Atrocities Under Kim Jong-un: Indoctrination, Prison Gulags, Executions
With the meeting of President Trump and Kim Jong-un of North Korea on Tuesday in Singapore, human rights groups are watching for Mr. Trump to bring up North Korea’s widespread crimes against humanity.
Mr. Kim rules with extreme brutality, making his nation among the worst human rights violators in the world.
In North Korea, these crimes “entail extermination, murder, enslavement, torture, imprisonment, rape, forced abortions and other sexual violence, persecution on political, religious, racial and gender grounds, the forcible transfer of populations, the enforced disappearance of persons and the inhumane act of knowingly causing prolonged starvation,” concluded a 2014 United Nations report that examined North Korea.
Here are some of the atrocities that have happened there.
A network of prison gulags
Many North Koreans live in fear. That is by design, and it is reinforced by the country’s ruthless police state.
People accused of political crimes are arrested and sentenced to prison camps without trials, while their families are often kept in the dark about their whereabouts. Up to 120,000 inmates were in the country’s four major political prisons in 2014 and were subjected to gruesome conditions, according to the United Nations report.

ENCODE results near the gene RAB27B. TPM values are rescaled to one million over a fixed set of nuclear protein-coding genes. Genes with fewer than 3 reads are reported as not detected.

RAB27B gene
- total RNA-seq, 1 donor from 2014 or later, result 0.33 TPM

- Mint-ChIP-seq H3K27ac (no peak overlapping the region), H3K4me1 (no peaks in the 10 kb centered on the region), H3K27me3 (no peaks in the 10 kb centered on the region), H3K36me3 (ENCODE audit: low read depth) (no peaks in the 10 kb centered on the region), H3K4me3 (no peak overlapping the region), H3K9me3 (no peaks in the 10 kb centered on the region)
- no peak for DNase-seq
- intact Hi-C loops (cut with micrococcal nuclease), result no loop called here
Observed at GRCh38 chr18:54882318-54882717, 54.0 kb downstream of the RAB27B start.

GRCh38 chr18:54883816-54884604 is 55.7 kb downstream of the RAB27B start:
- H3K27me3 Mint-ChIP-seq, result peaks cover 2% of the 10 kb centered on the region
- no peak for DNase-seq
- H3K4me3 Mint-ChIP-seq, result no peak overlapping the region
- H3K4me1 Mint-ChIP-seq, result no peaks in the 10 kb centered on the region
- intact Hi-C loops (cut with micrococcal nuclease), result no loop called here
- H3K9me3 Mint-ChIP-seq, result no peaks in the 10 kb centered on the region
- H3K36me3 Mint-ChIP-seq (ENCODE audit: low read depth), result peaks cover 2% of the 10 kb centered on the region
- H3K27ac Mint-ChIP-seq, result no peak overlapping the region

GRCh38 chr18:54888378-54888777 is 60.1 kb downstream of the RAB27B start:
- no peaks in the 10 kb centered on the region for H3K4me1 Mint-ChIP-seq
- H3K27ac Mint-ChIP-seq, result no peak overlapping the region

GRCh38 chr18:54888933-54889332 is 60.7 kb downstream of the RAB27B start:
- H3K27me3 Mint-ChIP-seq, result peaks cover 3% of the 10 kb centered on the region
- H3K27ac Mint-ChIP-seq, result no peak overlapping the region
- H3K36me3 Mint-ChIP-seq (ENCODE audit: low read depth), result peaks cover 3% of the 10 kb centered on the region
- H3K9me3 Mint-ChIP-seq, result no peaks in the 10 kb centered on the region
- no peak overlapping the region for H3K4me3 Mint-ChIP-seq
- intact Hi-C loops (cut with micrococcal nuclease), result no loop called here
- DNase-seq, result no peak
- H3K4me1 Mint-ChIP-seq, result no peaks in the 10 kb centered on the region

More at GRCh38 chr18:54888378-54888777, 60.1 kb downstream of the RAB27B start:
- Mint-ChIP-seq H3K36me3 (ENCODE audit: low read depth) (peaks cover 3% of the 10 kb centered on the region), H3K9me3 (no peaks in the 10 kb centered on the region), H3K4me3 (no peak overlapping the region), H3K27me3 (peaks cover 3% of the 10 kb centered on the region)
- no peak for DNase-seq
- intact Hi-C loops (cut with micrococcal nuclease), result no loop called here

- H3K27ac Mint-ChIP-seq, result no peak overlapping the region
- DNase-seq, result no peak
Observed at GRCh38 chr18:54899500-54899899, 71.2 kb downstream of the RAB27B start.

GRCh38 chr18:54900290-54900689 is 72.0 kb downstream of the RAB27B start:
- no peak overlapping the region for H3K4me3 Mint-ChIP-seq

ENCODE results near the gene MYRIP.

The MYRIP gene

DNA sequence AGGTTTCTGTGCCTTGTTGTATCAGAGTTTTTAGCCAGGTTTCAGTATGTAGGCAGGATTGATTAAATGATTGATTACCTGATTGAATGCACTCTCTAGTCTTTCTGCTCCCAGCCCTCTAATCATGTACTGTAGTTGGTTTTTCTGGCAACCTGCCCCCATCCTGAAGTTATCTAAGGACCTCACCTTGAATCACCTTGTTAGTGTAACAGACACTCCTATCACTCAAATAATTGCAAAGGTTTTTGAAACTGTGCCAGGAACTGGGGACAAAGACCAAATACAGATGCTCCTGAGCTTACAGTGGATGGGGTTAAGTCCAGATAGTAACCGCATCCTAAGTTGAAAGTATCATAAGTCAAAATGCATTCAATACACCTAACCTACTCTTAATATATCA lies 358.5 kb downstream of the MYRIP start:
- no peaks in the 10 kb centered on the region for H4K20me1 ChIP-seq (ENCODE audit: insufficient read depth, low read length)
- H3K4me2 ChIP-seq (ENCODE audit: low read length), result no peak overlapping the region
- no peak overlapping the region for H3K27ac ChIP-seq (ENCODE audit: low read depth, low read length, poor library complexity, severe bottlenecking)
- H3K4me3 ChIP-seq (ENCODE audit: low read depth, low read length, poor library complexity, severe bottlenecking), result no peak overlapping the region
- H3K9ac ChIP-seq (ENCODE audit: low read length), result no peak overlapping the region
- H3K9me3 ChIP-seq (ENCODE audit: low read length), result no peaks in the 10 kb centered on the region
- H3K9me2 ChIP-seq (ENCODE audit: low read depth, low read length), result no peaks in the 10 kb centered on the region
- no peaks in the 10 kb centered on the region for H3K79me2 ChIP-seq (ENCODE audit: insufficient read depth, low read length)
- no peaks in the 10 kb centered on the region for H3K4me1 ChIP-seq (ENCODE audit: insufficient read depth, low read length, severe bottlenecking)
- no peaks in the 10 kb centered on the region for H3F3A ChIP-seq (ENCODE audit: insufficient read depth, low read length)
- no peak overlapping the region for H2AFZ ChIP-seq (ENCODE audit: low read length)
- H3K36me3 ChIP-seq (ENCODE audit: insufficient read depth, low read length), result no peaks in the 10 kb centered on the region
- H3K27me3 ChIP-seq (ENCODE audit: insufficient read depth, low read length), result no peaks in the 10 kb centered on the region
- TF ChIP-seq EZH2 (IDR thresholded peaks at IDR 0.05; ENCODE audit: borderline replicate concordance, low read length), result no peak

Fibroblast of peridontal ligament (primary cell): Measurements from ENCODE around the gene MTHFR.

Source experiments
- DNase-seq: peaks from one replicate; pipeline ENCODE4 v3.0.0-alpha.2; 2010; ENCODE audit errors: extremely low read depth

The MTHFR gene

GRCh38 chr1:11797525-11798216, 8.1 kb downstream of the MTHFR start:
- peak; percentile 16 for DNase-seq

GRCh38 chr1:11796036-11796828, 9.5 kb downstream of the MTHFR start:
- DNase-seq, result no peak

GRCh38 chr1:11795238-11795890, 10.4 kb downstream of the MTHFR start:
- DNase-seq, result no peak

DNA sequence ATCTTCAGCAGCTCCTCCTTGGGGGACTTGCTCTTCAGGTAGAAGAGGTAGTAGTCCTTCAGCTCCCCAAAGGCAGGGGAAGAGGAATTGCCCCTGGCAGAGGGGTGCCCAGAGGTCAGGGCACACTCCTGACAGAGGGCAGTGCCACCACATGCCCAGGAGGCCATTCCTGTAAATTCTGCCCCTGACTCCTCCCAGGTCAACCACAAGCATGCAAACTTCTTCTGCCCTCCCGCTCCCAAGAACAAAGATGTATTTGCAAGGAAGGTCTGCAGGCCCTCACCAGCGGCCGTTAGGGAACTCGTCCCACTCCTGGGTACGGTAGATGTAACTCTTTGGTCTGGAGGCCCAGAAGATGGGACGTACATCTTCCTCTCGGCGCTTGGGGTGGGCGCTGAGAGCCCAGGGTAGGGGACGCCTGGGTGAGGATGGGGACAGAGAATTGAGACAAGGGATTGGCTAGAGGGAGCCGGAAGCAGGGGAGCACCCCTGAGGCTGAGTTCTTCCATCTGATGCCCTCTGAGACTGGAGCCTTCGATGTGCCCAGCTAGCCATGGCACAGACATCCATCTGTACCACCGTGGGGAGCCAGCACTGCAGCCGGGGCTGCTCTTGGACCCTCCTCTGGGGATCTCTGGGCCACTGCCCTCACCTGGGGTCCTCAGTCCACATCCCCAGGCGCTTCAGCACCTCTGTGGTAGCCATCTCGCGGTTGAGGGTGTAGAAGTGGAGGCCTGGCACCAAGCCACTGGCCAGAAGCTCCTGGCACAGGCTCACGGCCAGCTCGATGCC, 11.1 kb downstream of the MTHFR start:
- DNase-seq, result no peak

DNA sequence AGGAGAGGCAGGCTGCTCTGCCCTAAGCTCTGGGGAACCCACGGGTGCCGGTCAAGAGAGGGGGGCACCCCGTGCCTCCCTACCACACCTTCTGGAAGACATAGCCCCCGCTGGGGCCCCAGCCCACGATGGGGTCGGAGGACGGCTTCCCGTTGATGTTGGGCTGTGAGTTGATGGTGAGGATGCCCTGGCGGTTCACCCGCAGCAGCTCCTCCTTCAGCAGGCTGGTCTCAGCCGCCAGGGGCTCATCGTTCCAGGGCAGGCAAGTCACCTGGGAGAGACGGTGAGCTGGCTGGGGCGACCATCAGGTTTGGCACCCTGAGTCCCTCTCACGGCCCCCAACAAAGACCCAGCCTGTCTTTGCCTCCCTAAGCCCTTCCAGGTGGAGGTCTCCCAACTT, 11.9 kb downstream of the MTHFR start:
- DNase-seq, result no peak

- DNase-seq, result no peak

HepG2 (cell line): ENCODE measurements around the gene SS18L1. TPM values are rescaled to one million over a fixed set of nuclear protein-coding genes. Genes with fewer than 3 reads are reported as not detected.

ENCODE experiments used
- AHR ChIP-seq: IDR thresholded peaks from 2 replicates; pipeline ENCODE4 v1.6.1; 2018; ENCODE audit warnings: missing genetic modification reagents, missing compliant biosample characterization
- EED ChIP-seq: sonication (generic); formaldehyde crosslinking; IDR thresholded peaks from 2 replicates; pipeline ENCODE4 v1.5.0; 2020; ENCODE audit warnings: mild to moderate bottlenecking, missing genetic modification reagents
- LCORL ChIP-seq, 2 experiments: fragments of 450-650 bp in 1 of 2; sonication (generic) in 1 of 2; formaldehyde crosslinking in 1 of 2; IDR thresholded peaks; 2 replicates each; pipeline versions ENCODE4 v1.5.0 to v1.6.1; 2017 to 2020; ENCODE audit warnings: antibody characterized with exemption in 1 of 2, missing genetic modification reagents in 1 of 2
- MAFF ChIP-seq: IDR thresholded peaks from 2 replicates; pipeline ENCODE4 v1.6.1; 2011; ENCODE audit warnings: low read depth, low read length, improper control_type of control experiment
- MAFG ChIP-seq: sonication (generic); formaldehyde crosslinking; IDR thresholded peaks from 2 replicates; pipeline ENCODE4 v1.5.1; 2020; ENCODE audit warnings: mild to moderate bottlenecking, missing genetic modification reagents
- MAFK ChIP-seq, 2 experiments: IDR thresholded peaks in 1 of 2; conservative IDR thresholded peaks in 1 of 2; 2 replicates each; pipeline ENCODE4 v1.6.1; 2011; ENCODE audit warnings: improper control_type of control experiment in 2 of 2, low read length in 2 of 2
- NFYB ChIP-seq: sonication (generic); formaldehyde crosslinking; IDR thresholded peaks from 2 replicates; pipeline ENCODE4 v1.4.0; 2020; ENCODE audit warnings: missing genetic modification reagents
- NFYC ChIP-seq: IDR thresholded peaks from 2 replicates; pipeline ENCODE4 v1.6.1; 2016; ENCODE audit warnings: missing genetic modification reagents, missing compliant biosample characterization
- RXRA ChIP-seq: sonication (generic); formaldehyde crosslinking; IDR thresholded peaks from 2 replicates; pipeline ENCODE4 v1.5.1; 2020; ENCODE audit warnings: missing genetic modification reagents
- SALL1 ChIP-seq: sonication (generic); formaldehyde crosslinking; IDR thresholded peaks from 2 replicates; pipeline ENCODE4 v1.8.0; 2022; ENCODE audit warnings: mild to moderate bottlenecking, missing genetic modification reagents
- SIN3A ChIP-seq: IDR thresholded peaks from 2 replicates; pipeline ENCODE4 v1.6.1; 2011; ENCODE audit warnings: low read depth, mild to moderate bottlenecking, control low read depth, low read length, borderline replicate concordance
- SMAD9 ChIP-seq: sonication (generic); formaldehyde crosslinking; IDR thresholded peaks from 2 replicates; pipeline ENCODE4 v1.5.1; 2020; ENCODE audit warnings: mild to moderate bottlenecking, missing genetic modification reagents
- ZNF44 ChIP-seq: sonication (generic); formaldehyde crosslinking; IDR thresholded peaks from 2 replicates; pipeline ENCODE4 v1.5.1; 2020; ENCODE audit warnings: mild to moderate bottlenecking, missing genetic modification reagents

Prisoners are starved, forced to work, tortured and raped. Reproductive rights are denied through forced abortions and infanticide. Some are executed — sometimes in public. Hundreds of thousands of political prisoners have died in the camps over the past 50 years, the United Nations report found.
In addition to the political camps, North Korea also operates prisons for those accused of ordinary crimes. Some prisons are short-term labor camps. Others hold prisoners who face long-term torture, starvation and other suffering.
Mr. Kim’s enemies, and family, have been executed
Since Mr. Kim assumed power in 2011, taking over from his father, Kim Jong-il, he has consolidated his power through executions. In the first six years as leader, he has ordered the executions of at least 340 people, according to the Institute for National Security Strategy, a think tank arm of the National Intelligence Service.
In 2016, Kim Yong-jin, the deputy premier for education, was killed in front of a firing squad after showing “disrespectful posture” in a meeting. Hyon Yong-chol, a general over the armed forces, fell asleep in a meeting. He was executed with an antiaircraft gun.
Family is also not off limits. One of Mr. Kim’s uncles, Jang Song-thaek, was convicted of treason. He was then executed with antiaircraft machine guns, and his body incinerated with flamethrowers.
Kim Jong-nam, the estranged brother of the North Korean leader, was killed last year in a very public way: near a check-in counter at Kuala Lumpur International Airport in Malaysia. Two women were seen on security cameras walking up to him and rubbing a substance on his face — a chemical warfare agent known as VX, the United States later determined.
Kim Jong-nam was dead within minutes. The women were arrested, but the United States said evidence showed that North Korea was responsible for the attack.